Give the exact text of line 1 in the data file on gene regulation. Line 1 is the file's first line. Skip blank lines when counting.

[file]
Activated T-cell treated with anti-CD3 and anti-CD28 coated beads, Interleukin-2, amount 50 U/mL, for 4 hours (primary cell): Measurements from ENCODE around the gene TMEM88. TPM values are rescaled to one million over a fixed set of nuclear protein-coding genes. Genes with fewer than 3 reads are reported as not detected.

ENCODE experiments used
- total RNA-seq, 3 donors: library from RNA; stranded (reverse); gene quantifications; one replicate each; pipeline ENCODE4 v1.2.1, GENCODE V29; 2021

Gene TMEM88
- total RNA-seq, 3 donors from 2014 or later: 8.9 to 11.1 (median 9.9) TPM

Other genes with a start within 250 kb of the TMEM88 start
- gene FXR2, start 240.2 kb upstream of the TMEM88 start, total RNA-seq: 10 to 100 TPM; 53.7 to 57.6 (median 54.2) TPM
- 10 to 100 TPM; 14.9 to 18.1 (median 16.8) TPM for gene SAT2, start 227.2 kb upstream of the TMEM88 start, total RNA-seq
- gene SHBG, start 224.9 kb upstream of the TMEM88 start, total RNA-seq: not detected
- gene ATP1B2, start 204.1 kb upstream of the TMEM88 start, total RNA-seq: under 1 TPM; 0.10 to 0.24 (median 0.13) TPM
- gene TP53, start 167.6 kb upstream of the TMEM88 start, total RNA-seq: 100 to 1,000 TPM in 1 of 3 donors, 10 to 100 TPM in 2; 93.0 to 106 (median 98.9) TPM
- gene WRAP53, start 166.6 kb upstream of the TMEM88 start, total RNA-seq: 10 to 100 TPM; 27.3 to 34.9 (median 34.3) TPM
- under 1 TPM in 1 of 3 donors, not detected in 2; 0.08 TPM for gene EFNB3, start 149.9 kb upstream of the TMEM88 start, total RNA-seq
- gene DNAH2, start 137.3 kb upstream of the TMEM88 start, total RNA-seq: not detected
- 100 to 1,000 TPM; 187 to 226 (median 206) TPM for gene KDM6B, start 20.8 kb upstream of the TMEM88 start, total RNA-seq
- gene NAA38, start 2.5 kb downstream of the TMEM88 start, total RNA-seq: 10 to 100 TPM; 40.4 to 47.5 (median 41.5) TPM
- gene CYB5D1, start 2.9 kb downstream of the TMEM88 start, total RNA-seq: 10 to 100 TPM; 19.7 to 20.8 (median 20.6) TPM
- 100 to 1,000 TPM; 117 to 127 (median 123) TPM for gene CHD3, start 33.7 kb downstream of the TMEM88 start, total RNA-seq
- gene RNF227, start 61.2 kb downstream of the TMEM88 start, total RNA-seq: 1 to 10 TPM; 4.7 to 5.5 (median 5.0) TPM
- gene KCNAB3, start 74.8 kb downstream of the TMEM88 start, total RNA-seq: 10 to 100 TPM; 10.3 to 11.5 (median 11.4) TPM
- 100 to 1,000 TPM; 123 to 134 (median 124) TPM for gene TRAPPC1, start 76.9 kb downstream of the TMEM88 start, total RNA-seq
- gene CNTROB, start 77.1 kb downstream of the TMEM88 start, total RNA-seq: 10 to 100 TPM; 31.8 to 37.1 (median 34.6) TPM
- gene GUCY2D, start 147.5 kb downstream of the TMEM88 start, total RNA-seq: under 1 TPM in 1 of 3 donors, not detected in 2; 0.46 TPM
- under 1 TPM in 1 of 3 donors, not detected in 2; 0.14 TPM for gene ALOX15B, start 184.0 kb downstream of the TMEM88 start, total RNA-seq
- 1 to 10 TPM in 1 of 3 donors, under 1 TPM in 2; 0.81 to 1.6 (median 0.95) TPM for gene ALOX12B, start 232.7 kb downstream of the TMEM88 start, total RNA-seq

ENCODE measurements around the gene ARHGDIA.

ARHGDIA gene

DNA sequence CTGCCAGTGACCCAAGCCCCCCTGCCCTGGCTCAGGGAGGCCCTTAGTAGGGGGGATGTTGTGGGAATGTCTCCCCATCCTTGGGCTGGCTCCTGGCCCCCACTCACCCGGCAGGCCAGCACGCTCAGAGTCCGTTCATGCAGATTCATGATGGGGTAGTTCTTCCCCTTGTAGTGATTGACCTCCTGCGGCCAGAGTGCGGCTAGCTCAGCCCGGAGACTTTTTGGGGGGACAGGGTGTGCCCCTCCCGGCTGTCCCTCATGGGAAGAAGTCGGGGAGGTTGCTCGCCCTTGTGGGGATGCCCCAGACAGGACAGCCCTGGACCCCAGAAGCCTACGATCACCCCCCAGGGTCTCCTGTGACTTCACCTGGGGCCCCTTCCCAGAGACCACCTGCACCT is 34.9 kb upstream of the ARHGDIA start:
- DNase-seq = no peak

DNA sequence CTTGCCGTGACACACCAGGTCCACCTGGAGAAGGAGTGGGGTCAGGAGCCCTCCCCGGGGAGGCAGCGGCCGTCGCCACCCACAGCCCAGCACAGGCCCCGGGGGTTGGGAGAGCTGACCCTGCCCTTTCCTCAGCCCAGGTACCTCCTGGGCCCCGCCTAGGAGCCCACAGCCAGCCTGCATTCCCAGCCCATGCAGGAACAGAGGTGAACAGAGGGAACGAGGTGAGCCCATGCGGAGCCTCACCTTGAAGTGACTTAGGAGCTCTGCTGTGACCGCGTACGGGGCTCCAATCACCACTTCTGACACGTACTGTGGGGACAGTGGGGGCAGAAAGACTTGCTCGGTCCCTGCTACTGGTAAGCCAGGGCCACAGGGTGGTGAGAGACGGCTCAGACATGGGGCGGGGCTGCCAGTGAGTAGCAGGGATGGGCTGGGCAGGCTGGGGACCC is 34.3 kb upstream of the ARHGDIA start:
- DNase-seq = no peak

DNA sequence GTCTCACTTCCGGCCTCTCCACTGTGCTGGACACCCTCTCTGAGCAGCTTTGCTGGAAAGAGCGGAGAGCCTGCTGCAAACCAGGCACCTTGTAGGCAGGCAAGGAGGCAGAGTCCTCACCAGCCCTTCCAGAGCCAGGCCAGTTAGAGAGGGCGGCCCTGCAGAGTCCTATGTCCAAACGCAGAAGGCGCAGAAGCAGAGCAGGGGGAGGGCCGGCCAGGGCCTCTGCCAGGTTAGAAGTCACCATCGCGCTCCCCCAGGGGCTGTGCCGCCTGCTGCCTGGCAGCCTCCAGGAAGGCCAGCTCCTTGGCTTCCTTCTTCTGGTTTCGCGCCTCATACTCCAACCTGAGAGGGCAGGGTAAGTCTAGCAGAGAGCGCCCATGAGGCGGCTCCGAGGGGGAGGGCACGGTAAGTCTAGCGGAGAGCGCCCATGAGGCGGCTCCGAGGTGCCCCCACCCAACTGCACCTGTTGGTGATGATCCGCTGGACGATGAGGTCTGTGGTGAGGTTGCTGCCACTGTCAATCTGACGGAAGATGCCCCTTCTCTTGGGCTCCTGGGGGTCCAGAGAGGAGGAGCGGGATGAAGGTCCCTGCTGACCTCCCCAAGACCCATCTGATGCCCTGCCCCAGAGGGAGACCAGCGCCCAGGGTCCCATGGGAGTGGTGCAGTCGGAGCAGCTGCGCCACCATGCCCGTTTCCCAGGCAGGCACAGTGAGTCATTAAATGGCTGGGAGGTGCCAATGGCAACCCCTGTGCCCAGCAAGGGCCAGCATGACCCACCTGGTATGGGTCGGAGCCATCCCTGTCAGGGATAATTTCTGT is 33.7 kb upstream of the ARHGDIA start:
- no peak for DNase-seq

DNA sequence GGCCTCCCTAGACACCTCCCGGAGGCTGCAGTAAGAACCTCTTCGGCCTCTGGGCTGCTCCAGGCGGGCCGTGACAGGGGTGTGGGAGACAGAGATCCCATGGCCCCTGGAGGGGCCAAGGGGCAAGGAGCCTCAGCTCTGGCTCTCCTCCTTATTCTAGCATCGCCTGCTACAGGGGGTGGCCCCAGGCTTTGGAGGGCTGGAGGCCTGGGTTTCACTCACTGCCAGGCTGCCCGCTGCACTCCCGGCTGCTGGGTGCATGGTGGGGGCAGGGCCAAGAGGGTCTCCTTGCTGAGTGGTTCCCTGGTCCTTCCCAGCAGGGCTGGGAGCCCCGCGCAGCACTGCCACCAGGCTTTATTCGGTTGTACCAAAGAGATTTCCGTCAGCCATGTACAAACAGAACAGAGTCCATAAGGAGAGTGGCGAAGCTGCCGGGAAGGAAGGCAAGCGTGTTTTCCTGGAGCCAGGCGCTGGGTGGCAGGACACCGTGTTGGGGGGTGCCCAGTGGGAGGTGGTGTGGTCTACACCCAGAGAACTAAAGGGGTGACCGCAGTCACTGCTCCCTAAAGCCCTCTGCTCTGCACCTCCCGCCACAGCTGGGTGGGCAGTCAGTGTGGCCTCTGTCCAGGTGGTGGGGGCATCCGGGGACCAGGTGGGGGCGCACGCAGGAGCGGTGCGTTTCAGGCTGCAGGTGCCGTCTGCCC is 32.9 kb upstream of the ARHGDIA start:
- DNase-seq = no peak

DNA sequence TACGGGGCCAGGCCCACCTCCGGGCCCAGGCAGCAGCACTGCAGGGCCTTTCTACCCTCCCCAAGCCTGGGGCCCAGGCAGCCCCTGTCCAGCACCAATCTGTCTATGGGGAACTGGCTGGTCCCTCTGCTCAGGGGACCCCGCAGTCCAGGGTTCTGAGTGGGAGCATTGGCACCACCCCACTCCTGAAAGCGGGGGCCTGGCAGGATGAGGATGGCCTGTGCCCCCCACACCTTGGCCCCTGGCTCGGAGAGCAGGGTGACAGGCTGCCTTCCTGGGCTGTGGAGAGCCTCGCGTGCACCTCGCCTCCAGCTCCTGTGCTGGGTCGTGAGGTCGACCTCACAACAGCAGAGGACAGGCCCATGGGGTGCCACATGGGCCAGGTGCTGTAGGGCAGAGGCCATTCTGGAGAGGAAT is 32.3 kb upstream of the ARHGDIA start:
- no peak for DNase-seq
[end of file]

Activated T-cell treated with anti-CD3 and anti-CD28 coated beads, Interleukin-2, amount 50 U/mL, for 4 hours (primary cell): Measurements from ENCODE around the gene TMEM88. TPM values are rescaled to one million over a fixed set of nuclear protein-coding genes. Genes with fewer than 3 reads are reported as not detected.